A debate over breeder reactors

Print edition : December 05, 1998

Criticism of India's fast breeder reactor programme by two academics, including a former Scientific Adviser to the Defence Minister, triggers a spirited response from the nuclear energy establishment.

QUESTIONS raised by two academics regarding the "technology" and "viability" of India's Fast Breeder Reactor (FBR) programme have been countered by scientists and engineers of the Department of Atomic Energy (DAE), the exchange adding to the heat of the ongoing debate in the country on the nuclear question in the wake of Pokhran-II.

In an article entitled "India's nuclear breeders: technology, viability and options", published in Current Science (pages 549 to 558, Volume 75, No.6 of September 25, 1998), Rahul Tongia and V.S. Arunachalam advised the DAE to abandon the FBR programme because, according to them, it was not a viable option for India. Instead, they recommended that India build a series of Pressurised Heavy Water Reactors (PHWRs) and Light Water Reactors (LWRs) using indigenous and imported uranium. Their conclusion follows an examination of the "technical viability" of India's nuclear power programme based on "indigenous materials and technology", and "specifically, the role of breeder reactors for extending the domestic uranium supplies."

Current Science, which started publication in 1932, is brought out by the Current Science Association in collaboration with the Indian Academy of Sciences, Bangalore. Tongia and Arunachalam are with the Department of Engineering and Public Policy at Carnegie-Mellon University in Pittsburgh, Pennsylvania. Arunachalam was formerly Scientific Adviser to the Defence Minister of India.

Fast Breeder Reactors, which use plutonium, are called so because they have no moderator (heavy water or light water) and breed more fuel than they consume.

In the article, Tongia and Arunachalam said: "Our study shows breeding is unlikely to occur at anywhere near the rates envisioned, leading to a very slow growth of fast breeder reactors (in India). In addition, domestic uranium reserves restrict the growth of Pressurised Heavy Water Reactors, which are likely to be the main contributors to nuclear capacity in the short term. The thorium-uranium 233 cycle in fast breeders does not appear attractive, and for the uranium 238-plutonium cycle, only metallic fuel offers hope of a relatively fast doubling and reprocessing time. To increase the share of nuclear power in the coming decades, India should consider the construction of a number of large thermal reactors based on indigenous and imported uranium and also the design, development and validation of reactors that operate with thorium-plutonium fuels."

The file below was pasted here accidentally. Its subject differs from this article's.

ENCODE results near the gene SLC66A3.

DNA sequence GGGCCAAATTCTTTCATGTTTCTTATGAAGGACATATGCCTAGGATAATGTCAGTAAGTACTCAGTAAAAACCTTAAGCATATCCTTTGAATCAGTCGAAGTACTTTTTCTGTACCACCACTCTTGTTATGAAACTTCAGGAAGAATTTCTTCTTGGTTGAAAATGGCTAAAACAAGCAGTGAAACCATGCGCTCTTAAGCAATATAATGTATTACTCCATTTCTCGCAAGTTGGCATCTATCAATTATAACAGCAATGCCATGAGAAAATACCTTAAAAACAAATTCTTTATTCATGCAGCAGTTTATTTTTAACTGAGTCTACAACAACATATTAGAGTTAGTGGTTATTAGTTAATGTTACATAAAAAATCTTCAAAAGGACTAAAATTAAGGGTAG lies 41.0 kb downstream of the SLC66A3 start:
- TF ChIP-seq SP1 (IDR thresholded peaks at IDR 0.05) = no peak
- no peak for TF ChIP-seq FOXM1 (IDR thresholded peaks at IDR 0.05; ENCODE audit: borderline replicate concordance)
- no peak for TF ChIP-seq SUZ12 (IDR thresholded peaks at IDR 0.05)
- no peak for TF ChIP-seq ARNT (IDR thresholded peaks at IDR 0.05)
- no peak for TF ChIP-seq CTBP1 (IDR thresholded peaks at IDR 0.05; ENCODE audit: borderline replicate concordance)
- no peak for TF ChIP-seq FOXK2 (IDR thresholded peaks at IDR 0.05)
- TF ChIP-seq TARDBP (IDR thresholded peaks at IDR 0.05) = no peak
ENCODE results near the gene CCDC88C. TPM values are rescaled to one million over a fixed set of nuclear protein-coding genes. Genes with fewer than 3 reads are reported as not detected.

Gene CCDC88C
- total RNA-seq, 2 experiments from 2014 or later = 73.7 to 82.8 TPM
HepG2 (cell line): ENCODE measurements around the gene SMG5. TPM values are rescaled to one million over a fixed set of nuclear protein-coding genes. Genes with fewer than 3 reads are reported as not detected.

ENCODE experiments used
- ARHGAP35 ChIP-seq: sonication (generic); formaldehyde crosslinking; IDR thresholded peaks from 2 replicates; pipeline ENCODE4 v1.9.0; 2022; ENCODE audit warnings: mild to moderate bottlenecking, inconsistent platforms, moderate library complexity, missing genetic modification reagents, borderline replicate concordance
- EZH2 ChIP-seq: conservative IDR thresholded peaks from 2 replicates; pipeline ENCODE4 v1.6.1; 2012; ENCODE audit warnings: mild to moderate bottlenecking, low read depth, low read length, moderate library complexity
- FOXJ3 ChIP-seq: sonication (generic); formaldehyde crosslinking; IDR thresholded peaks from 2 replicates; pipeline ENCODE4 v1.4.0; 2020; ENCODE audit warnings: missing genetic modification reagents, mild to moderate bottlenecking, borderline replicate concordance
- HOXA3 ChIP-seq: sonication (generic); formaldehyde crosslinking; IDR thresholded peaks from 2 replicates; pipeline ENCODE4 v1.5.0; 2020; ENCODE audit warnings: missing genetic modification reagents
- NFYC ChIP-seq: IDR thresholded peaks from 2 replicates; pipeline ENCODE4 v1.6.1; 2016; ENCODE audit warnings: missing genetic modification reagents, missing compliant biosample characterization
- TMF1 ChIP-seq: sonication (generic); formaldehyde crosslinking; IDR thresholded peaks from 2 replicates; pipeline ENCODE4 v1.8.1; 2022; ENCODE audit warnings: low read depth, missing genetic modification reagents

The views expressed by Tongia and Arunachalam have been challenged by top scientists and engineers of the DAE, especially those at the Indira Gandhi Centre for Atomic Research (IGCAR), Kalpakkam, about 70 km from Chennai. The IGCAR has been entrusted with the development of the FBR programme.

Top IGCAR scientists questioned the three fundamental assumptions that the article by Tongia and Arunachalam is premised on: 1. The speed with which India could build PHWRs, and their plant load factor (PLF) in the past, on the basis of which Tongia and Arunachalam have made projections for the future; 2. That enough plutonium would not be reprocessed from PHWRs to fuel the FBRs; and 3. That FBRs to be built in India would have a long doubling time (the time taken by an FBR to breed enough plutonium so that one more FBR can be set up) and that India should use metallic fuel instead of oxide fuel in its near-term breeder reactors. They also question the validity of the recommendation that "India should consider entering into long-term agreements with other countries, with appropriate policy innovations, for importing uranium."

DR. HOMI J. BHABHA, the founder of India's nuclear power programme, envisaged a three-stage approach to nuclear electricity generation. In the first stage, PHWRs would use natural uranium as fuel and heavy water as moderator and coolant. PHWRs generate electricity at the Rajasthan Atomic Power Station (RAPS) in Rawatbhatta, the Madras Atomic Power Station (MAPS) at Kalpakkam, the Narora Atomic Power Station (NAPS) in Uttar Pradesh and the Kakrapar Atomic Power Station (KAPS) in Gujarat.

When natural uranium is used as fuel in PHWRs, plutonium 239 is a byproduct. The aim of reprocessing is to separate plutonimum 239 and the left-over uranium from the fission products. Plutonium 239 and initially the left-over uranium, and subsequently thorium kept in blanket form, will fuel fast breeder reactors, which will form the second stage of India's nuclear electricity programme. A step towards this was taken when the Fast Breeder Test Reactor (FBTR) of 13 MWe capacity at Kalpakkam, which uses uranium-plutonium carbide fuel, attained criticality in 1985. A milestone was reached on July 11, 1997, when electricity from the FBTR flowed into the Tamil Nadu grid.

The IGCAR is now working on a Prototype Fast Breeder Reactor (PFBR), with 500 MWe capacity. The design is in an advanced stage and construction will start in the year 2001.

Thorium used in FBRs gets converted into uranium 233, a fissile material. In the third stage, breeder reactors will use uranium 233 as fuel and thorium in blanket form to generate electricity. A small step towards the third-stage programme was taken when the KAMINI experimental reactor at Kalpakkam attained criticality in October 1996, using uranium 233 and thorium.

Bhabha envisaged this three-stage programme because natural uranium reserves in India were limited, whereas there were vast reserves of thorium. Since breeders breed more uranium 233 than they consume, it is estimated that 5,00,000 MWe (500 GWe; 1 gigawatt is 1,000 megawatt) of electricity can be generated from the third stage for at least four centuries.